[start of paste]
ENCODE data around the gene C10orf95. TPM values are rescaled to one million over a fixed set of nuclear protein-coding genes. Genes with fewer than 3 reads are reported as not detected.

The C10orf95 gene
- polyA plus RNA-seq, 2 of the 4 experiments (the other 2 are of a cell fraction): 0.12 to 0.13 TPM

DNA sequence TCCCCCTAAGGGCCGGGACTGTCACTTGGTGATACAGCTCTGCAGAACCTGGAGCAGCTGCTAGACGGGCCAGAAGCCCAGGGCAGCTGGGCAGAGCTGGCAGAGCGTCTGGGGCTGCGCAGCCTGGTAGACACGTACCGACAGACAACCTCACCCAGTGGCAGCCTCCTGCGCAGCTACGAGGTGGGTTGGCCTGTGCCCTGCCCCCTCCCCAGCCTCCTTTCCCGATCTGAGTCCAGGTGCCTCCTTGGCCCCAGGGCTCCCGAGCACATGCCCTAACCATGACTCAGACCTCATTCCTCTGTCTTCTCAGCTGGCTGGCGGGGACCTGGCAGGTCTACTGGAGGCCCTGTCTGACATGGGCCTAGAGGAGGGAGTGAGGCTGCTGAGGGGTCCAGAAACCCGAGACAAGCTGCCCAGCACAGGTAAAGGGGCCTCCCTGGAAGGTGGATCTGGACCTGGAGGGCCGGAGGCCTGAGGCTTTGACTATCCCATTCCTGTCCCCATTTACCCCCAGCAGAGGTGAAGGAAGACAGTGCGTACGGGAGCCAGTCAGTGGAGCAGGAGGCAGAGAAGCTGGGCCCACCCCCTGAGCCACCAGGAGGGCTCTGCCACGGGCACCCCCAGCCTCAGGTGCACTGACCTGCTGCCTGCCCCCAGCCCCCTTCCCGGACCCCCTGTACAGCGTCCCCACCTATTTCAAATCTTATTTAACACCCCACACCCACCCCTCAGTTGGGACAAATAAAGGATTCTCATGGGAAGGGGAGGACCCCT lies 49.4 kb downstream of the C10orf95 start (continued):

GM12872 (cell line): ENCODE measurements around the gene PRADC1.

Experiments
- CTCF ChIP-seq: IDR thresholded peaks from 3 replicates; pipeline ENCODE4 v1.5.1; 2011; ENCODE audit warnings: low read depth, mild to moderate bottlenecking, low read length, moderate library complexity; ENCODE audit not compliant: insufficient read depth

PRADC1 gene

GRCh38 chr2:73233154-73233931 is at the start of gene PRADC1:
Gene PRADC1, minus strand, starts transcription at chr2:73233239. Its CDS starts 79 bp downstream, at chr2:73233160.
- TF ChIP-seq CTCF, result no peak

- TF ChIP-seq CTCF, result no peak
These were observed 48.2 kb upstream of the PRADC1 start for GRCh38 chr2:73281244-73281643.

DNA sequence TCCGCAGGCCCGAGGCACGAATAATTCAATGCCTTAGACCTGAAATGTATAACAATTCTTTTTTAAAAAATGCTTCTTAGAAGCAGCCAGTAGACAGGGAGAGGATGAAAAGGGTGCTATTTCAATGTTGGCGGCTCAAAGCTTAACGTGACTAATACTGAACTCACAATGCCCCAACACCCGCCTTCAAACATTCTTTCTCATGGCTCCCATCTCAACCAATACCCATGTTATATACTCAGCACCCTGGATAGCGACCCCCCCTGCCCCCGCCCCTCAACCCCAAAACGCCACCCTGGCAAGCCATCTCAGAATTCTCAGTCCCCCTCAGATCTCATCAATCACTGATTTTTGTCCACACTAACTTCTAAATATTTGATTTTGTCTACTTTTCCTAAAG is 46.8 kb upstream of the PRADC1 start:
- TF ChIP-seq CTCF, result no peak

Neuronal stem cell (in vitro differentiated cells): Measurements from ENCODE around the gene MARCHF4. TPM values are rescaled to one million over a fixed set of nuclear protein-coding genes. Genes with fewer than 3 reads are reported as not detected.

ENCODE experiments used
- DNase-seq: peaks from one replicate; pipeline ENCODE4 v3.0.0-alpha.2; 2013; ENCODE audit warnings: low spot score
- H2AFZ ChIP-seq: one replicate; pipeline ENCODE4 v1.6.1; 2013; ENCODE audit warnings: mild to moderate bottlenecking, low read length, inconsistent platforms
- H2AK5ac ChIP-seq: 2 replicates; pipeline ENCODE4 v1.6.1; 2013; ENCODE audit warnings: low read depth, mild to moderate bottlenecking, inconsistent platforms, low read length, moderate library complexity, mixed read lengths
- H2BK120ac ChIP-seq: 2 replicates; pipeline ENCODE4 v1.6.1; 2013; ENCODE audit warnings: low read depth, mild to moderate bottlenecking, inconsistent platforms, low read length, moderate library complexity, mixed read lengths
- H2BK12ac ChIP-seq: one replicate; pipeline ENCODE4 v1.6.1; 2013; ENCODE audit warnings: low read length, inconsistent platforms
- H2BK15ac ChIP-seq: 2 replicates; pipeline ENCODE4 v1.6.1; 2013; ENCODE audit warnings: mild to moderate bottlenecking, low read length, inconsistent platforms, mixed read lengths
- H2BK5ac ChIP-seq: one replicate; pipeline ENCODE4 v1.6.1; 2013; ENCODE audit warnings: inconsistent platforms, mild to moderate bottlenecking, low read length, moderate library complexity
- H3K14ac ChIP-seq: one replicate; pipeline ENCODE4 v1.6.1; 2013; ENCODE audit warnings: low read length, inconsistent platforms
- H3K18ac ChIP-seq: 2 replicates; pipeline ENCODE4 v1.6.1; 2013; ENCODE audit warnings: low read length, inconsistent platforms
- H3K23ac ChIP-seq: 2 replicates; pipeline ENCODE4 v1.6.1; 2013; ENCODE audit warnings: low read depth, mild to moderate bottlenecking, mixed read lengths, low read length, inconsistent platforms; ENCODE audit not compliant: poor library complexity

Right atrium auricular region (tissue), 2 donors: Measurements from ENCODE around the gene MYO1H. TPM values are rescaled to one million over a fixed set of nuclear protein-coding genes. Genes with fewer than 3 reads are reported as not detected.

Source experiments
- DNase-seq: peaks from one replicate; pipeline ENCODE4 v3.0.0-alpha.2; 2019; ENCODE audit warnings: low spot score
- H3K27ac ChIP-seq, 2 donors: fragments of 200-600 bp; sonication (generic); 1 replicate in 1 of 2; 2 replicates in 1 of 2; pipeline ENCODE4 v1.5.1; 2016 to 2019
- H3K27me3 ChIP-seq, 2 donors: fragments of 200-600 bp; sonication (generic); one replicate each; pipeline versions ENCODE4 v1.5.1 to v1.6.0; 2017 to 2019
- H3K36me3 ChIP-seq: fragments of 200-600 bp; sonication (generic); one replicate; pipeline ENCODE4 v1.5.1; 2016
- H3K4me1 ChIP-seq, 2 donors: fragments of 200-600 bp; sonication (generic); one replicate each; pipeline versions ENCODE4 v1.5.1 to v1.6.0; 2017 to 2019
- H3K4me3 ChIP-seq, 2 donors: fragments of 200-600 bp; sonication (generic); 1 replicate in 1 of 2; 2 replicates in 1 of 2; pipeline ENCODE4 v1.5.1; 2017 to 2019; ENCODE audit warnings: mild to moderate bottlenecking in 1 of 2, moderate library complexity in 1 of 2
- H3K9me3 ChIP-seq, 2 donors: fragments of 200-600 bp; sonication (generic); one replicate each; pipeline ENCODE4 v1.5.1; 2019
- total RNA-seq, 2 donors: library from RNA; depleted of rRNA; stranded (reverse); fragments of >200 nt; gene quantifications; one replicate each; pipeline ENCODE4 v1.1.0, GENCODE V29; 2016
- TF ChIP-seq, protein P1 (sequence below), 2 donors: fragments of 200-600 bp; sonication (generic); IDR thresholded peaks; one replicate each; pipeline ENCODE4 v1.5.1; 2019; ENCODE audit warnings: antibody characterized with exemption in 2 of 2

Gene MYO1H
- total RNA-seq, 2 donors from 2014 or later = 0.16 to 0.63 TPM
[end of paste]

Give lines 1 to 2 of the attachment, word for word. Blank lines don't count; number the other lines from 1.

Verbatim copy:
ENCODE data around the gene C10orf95. TPM values are rescaled to one million over a fixed set of nuclear protein-coding genes. Genes with fewer than 3 reads are reported as not detected.

The C10orf95 gene